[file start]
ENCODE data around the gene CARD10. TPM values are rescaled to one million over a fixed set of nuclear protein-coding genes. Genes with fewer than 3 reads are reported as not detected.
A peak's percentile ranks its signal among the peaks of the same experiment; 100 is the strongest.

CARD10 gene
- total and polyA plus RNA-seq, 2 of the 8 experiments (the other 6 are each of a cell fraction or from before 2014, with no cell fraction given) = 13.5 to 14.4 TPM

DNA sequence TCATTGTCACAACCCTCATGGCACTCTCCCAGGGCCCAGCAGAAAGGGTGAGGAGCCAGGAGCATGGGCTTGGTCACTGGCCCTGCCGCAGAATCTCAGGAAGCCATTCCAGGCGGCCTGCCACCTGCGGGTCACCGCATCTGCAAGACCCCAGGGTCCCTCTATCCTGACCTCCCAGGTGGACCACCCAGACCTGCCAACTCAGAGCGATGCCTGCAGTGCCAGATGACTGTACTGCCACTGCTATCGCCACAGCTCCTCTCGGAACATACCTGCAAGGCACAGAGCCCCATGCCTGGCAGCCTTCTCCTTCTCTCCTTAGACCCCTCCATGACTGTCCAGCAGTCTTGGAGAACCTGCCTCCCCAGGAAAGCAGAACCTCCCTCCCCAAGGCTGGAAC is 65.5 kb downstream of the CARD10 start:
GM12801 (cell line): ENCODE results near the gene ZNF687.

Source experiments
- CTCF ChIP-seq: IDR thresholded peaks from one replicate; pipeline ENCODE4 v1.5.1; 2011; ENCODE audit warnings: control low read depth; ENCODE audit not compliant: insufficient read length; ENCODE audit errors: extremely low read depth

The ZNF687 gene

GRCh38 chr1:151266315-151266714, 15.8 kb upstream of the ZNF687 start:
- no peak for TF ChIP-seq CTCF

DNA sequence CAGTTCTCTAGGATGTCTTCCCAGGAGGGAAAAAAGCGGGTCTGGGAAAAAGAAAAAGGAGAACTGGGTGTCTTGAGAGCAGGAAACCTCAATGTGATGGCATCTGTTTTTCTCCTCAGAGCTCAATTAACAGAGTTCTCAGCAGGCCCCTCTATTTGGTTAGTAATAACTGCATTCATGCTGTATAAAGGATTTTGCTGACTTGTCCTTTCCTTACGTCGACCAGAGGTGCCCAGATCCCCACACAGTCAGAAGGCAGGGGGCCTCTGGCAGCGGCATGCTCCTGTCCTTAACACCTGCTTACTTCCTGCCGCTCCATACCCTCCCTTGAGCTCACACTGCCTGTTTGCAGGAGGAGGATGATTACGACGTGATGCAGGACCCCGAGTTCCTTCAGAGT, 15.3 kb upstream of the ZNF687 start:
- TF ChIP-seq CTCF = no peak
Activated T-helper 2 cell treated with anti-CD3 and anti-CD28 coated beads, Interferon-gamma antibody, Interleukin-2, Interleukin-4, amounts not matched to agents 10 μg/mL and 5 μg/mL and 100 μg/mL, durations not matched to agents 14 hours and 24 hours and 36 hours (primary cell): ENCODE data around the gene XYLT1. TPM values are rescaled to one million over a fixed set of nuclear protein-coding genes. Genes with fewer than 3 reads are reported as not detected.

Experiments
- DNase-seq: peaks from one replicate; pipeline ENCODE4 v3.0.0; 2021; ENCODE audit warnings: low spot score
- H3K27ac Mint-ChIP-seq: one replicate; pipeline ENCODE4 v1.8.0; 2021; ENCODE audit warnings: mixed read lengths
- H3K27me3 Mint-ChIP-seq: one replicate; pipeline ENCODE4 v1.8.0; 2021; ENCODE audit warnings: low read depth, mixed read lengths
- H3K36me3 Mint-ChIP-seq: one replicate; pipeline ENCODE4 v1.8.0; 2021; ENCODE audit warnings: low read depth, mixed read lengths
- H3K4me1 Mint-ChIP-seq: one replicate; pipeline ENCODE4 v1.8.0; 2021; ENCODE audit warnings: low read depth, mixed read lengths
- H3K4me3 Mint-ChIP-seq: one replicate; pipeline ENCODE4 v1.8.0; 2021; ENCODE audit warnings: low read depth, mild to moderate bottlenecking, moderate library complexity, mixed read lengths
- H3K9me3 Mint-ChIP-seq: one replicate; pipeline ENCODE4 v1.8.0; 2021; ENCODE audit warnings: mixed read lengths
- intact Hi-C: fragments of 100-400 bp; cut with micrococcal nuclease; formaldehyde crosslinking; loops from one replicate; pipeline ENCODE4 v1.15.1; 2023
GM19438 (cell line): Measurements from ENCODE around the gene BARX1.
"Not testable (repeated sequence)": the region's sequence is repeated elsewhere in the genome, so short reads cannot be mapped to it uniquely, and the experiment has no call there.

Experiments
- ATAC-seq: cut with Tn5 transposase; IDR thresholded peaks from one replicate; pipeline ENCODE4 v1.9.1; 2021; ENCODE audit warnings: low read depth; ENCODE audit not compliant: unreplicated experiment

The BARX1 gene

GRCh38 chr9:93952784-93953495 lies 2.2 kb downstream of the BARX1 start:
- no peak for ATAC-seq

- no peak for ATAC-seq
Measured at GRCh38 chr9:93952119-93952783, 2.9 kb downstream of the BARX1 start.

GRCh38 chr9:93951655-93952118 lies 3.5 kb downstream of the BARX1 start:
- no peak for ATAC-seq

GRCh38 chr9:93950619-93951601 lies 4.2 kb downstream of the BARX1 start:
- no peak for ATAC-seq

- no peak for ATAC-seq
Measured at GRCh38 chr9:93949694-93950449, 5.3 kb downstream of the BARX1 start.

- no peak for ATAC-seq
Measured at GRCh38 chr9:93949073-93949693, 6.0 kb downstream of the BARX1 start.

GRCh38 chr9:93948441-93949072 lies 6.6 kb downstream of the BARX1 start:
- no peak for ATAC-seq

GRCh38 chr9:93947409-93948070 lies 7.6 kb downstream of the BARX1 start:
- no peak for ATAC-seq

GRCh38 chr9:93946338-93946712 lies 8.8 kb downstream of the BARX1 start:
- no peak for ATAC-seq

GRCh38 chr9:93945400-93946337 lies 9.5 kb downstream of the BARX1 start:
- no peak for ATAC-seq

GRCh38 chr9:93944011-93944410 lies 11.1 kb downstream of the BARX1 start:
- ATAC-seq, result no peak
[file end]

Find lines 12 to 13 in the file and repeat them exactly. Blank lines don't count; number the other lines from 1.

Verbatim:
DNA sequence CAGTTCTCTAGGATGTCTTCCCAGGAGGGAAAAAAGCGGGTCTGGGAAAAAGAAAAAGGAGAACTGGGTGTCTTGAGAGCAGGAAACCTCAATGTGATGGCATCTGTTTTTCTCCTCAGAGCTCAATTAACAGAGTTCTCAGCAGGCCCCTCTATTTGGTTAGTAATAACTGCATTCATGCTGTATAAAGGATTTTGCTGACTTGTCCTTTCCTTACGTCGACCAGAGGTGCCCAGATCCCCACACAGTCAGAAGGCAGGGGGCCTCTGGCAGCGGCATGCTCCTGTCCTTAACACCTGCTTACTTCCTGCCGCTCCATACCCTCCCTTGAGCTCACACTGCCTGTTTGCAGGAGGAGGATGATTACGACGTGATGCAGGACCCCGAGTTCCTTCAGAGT, 15.3 kb upstream of the ZNF687 start:
- TF ChIP-seq CTCF = no peak